Early Irish Christianity was unique for a number of reasons, primarily because of its origins in the work of missionary monks. The monks of Ireland practiced a form of fraternal correction within their monasteries in which members of the community would meet privately with wiser, more spiritually gifted members to seek spiritual guidance. These meetings often included a private confession of sins and the assignment of private penance. Unlike other monks of that time, the monks of Ireland did not seek to escape the evil in the world but to confront it head on through missionary work. Their monasteries served as bases of operation from which they preached and taught and converted the pagans around them. Through this interaction between the monks and those they converted to Christianity, lay people also began coming to the monks for spiritual guidance, which again included private confession of sins and the assignment of private penance.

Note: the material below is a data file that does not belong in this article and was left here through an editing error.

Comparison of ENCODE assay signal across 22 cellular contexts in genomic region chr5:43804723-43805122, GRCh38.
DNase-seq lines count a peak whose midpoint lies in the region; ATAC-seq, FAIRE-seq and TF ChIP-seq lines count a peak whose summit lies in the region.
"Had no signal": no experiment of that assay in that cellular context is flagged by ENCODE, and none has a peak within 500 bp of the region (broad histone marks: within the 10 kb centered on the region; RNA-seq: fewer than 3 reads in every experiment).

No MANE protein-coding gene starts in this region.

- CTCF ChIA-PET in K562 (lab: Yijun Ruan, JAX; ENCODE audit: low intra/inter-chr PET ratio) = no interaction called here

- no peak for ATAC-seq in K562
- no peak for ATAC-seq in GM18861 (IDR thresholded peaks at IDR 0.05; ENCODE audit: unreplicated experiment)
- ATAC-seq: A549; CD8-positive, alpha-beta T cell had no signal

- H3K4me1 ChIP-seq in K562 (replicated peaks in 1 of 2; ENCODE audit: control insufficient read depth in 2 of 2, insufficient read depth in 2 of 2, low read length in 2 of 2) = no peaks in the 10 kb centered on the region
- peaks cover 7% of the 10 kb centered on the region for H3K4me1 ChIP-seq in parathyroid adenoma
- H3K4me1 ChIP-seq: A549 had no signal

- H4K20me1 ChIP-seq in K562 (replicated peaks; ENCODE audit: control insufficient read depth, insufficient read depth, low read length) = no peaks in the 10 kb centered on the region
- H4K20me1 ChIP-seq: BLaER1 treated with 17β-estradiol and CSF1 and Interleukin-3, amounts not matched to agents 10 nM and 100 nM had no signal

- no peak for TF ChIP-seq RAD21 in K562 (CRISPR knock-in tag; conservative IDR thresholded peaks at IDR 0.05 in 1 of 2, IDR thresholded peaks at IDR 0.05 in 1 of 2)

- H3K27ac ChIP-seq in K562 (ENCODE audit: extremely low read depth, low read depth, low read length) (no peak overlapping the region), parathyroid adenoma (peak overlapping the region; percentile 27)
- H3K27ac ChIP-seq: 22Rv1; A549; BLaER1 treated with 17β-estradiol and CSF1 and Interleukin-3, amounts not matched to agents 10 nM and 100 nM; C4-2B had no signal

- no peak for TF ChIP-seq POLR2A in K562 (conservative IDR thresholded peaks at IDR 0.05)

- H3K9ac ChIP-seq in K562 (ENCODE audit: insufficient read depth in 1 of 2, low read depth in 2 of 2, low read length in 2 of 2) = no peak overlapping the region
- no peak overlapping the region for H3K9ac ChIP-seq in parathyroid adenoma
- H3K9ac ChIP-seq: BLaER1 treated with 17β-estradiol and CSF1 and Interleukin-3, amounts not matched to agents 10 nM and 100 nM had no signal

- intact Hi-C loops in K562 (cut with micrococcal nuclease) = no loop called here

With Ireland converted, the missionary monks sought new souls to save, and so they traveled to continental Europe, much of which, especially in the north, remained pagan. The monks brought their practice of private confession and penance with them, and it soon caught on and spread throughout Europe until, by the 16th century at the Council of Trent, it was officially recognized by the Church as the ordinary way of celebrating the sacrament. With some minor changes throughout the years since, this is the form of the sacrament that we celebrate still today, and what a gift it is. So, as you get out your green and celebrate St. Patrick, the patron saint of Ireland, this weekend, remember one more reason to celebrate and thank God and the Irish monks of old for the modern sacrament of Penance and Reconciliation.